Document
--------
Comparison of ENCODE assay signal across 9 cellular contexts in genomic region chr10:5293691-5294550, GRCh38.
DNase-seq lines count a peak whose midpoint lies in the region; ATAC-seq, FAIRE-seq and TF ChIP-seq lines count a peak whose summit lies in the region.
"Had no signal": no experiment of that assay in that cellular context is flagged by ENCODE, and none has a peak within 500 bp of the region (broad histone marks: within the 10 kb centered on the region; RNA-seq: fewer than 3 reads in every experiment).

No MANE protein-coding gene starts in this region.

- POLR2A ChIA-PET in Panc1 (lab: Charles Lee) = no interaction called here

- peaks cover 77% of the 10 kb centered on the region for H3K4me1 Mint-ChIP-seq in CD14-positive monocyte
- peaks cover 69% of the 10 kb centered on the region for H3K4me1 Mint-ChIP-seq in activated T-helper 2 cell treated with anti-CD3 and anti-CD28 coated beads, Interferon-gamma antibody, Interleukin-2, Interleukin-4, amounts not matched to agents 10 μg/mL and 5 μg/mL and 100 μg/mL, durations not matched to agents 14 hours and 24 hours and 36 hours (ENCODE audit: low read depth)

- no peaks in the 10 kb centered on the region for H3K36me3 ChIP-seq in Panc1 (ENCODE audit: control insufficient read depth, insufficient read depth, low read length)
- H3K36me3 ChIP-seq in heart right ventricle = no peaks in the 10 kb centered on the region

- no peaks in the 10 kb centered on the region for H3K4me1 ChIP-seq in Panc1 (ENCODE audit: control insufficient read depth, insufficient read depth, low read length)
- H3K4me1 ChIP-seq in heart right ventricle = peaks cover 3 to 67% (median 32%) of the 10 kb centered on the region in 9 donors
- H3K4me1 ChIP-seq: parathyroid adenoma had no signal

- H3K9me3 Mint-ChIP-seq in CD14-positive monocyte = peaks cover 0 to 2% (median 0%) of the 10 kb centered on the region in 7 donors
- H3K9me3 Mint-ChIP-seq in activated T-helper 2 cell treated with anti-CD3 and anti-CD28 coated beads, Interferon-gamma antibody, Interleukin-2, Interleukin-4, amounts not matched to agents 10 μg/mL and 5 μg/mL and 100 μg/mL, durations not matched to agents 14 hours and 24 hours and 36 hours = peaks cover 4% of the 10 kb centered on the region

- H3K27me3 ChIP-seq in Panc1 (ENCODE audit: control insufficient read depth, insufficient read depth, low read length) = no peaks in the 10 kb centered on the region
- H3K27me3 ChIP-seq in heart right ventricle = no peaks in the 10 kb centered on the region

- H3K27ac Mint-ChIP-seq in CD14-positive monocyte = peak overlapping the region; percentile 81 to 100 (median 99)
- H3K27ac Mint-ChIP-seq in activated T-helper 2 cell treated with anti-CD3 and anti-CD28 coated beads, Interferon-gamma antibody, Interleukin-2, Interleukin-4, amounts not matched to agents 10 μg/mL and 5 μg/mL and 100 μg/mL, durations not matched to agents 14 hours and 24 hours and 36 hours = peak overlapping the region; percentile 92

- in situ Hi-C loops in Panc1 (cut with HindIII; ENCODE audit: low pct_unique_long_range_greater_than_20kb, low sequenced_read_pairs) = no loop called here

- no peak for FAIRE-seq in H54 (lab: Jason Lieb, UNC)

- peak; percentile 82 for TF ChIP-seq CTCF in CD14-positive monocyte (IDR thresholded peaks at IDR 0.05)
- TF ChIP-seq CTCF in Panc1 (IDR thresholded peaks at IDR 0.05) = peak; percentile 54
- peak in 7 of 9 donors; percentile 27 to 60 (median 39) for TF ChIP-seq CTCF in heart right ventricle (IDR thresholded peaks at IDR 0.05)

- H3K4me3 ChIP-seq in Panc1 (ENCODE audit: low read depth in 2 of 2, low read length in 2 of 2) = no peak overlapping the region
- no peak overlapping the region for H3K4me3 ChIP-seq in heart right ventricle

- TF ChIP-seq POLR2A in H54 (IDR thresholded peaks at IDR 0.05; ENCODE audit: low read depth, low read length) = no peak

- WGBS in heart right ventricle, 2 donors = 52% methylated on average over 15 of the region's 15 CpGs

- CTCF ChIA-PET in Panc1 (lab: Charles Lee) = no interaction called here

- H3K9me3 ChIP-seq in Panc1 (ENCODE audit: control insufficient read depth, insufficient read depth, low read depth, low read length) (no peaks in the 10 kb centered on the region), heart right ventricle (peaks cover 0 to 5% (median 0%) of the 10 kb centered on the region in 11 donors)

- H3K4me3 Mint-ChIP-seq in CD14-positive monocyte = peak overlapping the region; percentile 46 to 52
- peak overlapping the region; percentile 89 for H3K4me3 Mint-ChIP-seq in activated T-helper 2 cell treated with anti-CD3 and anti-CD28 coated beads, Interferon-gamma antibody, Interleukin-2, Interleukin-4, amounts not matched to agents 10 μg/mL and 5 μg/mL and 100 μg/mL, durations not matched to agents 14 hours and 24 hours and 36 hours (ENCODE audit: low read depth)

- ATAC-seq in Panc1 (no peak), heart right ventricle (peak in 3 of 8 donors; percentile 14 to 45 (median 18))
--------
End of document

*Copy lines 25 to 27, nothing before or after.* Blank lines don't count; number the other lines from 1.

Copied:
- no peak overlapping the region for H3K4me3 ChIP-seq in heart right ventricle

- TF ChIP-seq POLR2A in H54 (IDR thresholded peaks at IDR 0.05; ENCODE audit: low read depth, low read length) = no peak

- WGBS in heart right ventricle, 2 donors = 52% methylated on average over 15 of the region's 15 CpGs